Linguistics and Philosophy 35 (4):285-312 (2012)

Abstract
This paper develops an analysis of a scalar implicature that is induced by the use of reportative evidentials such as the Cuzco Quechua enclitic = si and the German modal sollen. Reportatives, in addition to specifying the speaker’s source of information for a statement as a report by someone else, also usually convey that the speaker does not have direct evidence for the proposition expressed. While this type of implicature can be calculated using the same kind of Gricean reasoning that underlies other scalar implicatures, it requires two departures from standard assumptions. First, evidential scalar implicatures differ from the more familiar scalar implicatures in that they do not turn on the notion of informativeness but on the notion of evidential strength. Second, the implicature arises on the illocutionary level of meaning. It is argued that a version of Grice’s maxim of quantity in terms of illocutionary strength can account for this evidential scalar implicature as well as for the more typical scalar implicatures. The account developed also proposes some revisions to the taxonomy of speech acts and suggests that the sincerity conditions of assertive speech acts contain an evidential sincerity condition in addition to the belief condition standardly assumed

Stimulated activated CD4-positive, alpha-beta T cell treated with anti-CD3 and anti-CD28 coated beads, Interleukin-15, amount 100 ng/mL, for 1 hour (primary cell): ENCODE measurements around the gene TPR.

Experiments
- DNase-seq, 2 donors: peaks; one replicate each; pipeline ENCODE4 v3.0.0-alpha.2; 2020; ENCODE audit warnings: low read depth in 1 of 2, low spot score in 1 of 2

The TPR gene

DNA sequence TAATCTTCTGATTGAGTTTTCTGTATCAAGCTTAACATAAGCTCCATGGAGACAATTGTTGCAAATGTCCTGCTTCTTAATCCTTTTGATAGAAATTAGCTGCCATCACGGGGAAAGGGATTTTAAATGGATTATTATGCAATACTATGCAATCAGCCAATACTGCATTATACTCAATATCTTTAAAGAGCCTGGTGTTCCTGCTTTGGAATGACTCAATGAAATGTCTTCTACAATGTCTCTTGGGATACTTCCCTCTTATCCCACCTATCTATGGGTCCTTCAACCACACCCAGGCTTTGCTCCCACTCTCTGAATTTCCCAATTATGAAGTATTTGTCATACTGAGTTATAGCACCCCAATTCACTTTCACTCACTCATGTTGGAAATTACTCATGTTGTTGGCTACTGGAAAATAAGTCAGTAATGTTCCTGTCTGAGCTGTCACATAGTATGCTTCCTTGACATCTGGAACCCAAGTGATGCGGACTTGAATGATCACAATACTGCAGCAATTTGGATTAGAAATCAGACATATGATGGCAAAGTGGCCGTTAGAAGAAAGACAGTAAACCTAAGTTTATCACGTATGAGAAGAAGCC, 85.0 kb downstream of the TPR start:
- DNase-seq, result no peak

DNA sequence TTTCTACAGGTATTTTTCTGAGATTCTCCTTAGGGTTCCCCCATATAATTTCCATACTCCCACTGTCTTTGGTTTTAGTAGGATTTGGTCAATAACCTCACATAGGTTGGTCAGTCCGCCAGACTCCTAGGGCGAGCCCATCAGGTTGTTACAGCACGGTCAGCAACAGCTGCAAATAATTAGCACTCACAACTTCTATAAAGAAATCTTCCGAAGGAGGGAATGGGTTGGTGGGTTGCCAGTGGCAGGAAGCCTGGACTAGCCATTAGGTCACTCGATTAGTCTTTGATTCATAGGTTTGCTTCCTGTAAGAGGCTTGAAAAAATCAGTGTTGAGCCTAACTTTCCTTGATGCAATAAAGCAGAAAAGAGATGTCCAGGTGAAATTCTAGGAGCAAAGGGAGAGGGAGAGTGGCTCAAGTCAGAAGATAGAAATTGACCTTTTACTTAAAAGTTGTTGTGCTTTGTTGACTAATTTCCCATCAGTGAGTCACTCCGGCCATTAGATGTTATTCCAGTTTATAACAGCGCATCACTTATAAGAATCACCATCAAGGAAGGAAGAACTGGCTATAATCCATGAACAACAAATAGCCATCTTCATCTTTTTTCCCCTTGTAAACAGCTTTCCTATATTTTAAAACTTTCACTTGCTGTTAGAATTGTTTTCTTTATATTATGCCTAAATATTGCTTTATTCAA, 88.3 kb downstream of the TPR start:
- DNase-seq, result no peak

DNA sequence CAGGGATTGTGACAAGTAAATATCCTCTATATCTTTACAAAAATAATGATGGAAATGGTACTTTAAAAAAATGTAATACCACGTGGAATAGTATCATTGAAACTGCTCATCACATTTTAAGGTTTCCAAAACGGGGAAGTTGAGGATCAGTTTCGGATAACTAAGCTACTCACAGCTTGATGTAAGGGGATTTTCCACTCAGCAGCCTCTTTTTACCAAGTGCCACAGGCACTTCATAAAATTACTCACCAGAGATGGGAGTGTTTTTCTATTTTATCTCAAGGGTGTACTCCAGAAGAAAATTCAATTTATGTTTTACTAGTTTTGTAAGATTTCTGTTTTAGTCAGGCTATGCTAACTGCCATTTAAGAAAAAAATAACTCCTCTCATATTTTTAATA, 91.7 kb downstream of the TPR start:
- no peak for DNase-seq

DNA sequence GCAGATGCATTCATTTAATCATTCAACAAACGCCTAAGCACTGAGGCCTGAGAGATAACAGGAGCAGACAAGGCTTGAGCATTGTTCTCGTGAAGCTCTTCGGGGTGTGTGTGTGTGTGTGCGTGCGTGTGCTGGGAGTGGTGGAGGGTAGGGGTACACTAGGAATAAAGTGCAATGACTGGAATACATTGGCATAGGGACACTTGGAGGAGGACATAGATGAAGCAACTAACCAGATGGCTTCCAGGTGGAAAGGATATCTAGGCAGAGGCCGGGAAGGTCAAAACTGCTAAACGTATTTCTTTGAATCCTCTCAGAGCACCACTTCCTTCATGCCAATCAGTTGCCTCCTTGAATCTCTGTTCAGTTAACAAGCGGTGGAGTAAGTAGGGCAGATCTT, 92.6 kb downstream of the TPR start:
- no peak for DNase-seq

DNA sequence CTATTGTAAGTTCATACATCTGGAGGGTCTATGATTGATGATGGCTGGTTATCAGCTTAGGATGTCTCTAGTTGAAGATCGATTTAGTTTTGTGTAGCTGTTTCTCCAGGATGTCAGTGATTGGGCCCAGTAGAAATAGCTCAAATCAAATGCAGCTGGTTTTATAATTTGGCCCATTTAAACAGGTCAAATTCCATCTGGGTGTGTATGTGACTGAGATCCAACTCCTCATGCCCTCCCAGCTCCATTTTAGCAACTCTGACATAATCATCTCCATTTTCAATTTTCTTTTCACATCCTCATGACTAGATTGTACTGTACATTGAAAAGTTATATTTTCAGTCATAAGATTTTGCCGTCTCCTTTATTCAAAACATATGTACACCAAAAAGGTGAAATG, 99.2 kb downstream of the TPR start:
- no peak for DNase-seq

Keywords Evidentials  Scalar implicatures  Informativeness  Speech acts  Illocutionary strength  Epistemic step
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DOI 10.1007/s10988-012-9119-8
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References found in this work BETA

Speech Acts: An Essay in the Philosophy of Language.John Rogers Searle - 1969 - Cambridge, England: Cambridge University Press.
Speech Acts: An Essay in the Philosophy of Language.William P. Alston - 1970 - Philosophical Quarterly 20 (79):172-179.
Speech Acts.J. Searle - 1969 - Foundations of Language 11 (3):433-446.
Speech Acts: An Essay in the Philosophy of Language.John Searle - 1969 - Philosophy and Rhetoric 4 (1):59-61.

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Citations of this work BETA

Hedged Assertion.Matthew A. Benton & Peter Van Elswyk - 2020 - In Sanford Goldberg (ed.), The Oxford Handbook of Assertion. Oxford: Oxford University Press. pp. 245-263.
What ‘Must’ Adds.Matthew Mandelkern - 2019 - Linguistics and Philosophy 42 (3):225-266.

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